Wednesday, October 18, 2017

What was Prosecutor Dan Patterson thinking when he brought State v. Carol Shuler, a criminal case that provides no evidence of a crime being committed?


Prosecuting Attorney Dan Patterson
Like many Americans, I have supported the death penalty at some point in my life. I once thought, contrary to substantial evidence, that it served as a deterrent to violent crime. I assumed cops, prosecutors, judges, and juries were competent and honest enough to pretty much always get it right in capital cases.

My views on the death penalty began to change about 17 years ago, when the legal travails described in this blog began. That's when, for the first time in my life, I came face to face with our "justice system" in a personal way. I saw the system is riddled with dishonesty, fraud, self-dealing, back-stabbing, criminality, and utter disrespect for the rule of law. I saw that our justice apparatus is so broken that it routinely turns out judgments that are unreliable, unjust, and contrary to facts and law. I learned our appellate courts too often are unwilling to correct the grossly unlawful outcomes that trial courts spew out.

Such a system has no business taking anyone's life, no matter how heinous we think their crimes, so I have become an ardent opponent of the death penalty. I've come close to concluding that such a system has no business taking anyone's freedom either, so I'm almost anti-incarceration, across the board. On top of that, such a system has no business depriving citizens of their money, their homes, their real property, their personal property, their children, and much more. In other words, I've pretty much concluded our civil-justice system has become such a sewer that it needs to be drained and closed.

It would be fine with me if we turned our jails and prisons into racquetball courts, community health centers, technical colleges, manufacturing plants. I'm fine with turning our courthouses into rec centers, schools, primary-care clinics, museums.

What are we to do about crimes and other wrongs? I'm starting to think Charles Bronson might have had the right idea with his "take matters into your own hands" approach.

Nothing drives home these points quite like the pending criminal case against my wife, Carol, here in Greene County, Missouri. We've written a string of posts that show there was no probable cause to arrest Carol, much less prosecute her. The so-called officer/"victim" in the one remaining charge against Carol admits he "caused contact" with her, not the other way around, meaning she did not assault him.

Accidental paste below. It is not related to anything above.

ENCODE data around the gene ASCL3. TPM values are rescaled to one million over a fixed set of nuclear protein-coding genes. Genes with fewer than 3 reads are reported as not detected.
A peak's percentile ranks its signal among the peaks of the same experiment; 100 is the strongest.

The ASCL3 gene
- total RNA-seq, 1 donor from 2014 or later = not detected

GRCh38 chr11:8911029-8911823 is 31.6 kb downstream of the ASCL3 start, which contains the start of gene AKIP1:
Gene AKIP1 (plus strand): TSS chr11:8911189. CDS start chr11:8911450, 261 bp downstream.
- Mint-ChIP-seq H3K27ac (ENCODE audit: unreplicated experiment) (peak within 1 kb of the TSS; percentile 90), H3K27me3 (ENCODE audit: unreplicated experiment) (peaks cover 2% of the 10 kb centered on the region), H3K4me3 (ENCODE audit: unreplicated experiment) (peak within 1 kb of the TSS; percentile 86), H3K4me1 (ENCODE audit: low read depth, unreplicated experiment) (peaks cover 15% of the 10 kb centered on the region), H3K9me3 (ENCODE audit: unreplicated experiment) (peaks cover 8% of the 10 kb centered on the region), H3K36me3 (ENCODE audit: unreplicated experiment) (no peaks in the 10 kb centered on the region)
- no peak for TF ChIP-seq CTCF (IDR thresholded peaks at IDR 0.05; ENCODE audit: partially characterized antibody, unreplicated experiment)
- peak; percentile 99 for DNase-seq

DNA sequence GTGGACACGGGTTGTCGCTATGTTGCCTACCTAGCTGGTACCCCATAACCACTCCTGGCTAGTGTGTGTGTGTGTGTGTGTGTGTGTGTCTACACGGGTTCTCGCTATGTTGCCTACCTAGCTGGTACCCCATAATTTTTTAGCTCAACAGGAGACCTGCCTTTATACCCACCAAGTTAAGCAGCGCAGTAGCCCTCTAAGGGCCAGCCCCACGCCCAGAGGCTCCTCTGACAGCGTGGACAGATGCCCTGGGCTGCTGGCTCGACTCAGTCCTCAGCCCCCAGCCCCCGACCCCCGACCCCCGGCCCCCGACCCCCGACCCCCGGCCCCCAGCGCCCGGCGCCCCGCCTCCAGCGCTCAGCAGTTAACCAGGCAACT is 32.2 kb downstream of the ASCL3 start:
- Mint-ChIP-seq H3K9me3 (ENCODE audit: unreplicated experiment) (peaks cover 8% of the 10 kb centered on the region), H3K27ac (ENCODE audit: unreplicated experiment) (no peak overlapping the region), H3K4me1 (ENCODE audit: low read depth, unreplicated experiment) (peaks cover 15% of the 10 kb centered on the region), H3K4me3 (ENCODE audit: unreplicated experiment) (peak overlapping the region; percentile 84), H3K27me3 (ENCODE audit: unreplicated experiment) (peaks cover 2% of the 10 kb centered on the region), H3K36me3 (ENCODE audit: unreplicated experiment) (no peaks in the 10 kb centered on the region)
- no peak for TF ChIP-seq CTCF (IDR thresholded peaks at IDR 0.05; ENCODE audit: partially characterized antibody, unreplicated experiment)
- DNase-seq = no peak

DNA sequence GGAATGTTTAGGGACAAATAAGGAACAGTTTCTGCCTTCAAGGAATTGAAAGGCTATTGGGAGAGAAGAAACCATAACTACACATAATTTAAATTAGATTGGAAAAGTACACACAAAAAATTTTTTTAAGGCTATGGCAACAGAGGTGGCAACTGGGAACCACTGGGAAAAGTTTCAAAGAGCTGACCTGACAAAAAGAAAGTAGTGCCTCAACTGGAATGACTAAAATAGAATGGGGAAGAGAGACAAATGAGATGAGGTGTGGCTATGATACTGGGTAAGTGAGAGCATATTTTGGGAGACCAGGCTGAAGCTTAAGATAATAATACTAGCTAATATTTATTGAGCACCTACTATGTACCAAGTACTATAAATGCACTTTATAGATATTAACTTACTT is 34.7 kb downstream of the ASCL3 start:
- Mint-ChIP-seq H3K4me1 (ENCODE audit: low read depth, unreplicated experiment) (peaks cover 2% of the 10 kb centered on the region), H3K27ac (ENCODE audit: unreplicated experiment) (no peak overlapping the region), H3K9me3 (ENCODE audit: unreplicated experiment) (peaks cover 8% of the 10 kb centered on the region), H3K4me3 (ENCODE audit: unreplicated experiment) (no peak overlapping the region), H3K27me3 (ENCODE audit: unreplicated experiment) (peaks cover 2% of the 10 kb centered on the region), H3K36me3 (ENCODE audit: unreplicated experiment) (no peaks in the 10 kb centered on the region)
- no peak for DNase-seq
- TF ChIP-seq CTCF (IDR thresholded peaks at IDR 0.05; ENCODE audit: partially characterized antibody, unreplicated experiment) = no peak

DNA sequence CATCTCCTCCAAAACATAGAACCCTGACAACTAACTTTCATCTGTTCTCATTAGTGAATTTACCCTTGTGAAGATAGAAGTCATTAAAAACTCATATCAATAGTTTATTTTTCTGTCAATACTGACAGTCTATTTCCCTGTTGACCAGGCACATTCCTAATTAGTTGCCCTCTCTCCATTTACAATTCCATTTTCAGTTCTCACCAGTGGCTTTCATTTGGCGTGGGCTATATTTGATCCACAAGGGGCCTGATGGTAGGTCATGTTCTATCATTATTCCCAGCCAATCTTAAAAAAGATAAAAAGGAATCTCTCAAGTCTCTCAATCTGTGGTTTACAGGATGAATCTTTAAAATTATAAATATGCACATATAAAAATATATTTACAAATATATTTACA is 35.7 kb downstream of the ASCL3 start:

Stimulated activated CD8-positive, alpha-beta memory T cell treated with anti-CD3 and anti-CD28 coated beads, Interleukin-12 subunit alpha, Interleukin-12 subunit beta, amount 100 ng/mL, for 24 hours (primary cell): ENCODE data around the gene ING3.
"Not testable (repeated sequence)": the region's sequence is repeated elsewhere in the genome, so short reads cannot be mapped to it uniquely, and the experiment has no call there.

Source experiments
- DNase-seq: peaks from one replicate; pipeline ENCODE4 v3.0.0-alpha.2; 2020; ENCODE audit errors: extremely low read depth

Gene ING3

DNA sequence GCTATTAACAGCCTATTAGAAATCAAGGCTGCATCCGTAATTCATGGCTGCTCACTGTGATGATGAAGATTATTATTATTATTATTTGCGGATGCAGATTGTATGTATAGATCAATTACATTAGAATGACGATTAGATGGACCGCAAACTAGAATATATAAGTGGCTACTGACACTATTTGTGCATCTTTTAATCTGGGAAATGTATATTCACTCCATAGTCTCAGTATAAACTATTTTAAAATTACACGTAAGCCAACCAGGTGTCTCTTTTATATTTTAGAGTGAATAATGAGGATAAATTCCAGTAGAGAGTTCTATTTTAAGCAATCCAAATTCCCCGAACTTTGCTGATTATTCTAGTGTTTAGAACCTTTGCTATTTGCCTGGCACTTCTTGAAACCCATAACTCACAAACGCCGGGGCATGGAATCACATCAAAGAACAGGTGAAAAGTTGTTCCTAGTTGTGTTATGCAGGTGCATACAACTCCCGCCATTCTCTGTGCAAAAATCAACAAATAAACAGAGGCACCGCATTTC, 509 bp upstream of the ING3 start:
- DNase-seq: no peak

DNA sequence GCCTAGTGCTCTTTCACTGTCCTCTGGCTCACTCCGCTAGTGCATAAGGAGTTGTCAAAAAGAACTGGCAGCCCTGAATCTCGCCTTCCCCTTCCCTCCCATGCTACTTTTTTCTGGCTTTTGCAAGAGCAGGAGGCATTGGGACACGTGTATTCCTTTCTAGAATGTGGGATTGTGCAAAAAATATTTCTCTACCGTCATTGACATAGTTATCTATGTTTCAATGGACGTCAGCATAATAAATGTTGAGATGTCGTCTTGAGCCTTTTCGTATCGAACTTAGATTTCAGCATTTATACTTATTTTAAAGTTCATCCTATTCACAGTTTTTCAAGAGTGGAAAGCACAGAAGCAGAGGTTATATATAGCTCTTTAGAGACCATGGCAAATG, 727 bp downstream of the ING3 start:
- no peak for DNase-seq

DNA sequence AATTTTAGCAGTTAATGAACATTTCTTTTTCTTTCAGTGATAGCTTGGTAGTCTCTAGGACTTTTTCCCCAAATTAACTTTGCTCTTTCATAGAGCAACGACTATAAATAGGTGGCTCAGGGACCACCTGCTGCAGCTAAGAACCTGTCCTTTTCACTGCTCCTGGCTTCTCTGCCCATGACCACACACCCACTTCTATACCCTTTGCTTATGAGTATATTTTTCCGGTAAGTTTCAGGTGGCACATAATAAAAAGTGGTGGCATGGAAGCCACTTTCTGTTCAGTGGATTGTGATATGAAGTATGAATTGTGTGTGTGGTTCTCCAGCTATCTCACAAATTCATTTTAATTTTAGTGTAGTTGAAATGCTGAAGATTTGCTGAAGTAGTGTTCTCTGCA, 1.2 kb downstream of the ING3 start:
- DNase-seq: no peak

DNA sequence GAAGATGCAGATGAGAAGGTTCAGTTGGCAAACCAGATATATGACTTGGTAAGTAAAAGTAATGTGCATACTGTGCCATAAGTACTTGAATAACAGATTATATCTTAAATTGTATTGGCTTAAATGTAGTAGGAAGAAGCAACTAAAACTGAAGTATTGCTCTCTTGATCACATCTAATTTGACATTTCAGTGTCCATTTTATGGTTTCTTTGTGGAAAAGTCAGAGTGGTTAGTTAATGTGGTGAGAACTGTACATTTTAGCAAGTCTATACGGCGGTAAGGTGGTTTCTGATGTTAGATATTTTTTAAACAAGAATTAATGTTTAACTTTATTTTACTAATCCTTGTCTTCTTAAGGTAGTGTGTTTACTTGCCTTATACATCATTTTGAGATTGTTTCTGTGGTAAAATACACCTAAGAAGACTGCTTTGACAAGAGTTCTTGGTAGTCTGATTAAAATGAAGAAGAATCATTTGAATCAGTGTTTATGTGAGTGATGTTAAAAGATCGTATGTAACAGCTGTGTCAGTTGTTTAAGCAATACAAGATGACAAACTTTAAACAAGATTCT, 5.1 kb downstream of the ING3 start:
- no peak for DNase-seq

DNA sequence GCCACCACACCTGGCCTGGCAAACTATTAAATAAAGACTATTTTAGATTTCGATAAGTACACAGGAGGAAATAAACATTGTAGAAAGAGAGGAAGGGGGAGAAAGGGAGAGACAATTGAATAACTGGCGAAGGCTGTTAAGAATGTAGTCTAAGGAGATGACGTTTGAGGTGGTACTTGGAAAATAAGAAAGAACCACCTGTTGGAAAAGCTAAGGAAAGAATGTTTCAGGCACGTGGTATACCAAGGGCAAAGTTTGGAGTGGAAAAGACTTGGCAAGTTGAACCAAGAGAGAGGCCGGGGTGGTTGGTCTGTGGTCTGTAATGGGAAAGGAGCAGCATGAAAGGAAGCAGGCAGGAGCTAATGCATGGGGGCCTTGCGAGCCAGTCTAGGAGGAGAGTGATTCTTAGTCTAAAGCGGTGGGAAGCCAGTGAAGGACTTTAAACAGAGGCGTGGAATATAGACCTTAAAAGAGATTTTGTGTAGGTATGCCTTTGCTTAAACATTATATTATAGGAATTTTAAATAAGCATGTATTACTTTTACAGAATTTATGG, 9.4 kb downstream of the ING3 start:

The court docket shows Carol, acting pro se, filed documents in March, April, and May 2017, that should have, by law, forced dismissal of the case. (See case.net, 1631-CR07731 - ST V CAROL T SHULER.) And yet, Judge Margaret Holden Palmietto told Carol in open court that she was not going to consider Carol's motions until she had a lawyer or waived her right to an attorney. Carol chose to have an attorney, and that's how we wound up with a public defender who seems to be developing a personal view of the law that is wildly out of touch with the real law.

Aside from that, Carol's representation issue has been resolved for quite some time, and we still see no sign that the judge has even read motions that have been sitting for four to six months.

How bad is the case against Carol, how much of a farce is it? Not only does the "victim" acknowledge that he wasn't victimized at all, a key element of the offense has been missing all along. (More on that in a moment.)

Those who fondly remember the classic TV sitcom Cheers, might recall public reaction when Shelley Long left the series for a movie career that proved to be stillborn. Many wondered, "What was she thinking?"

A similar question might be asked of Greene County Prosecuting Attorney (PA) Dan Patterson. "What was he thinking when he brought State v. Carol Shuler?" His case looks like a balsa-wood shed after an encounter with Hurricane Irma. Let's review where it stands:

The Probable Cause (PC) Statement and Misdemeanor Information (MI), taken together, more or less brought three charges against Carol:

(1) In the PC Statement, Officer Debi Wade claims Carol "barreled into her head-first." I witnessed this supposed event from about 15 feet away, and nothing even close to that happened. Patterson apparently agrees with me because his office did not bring the claim against Carol in the MI, its charging document.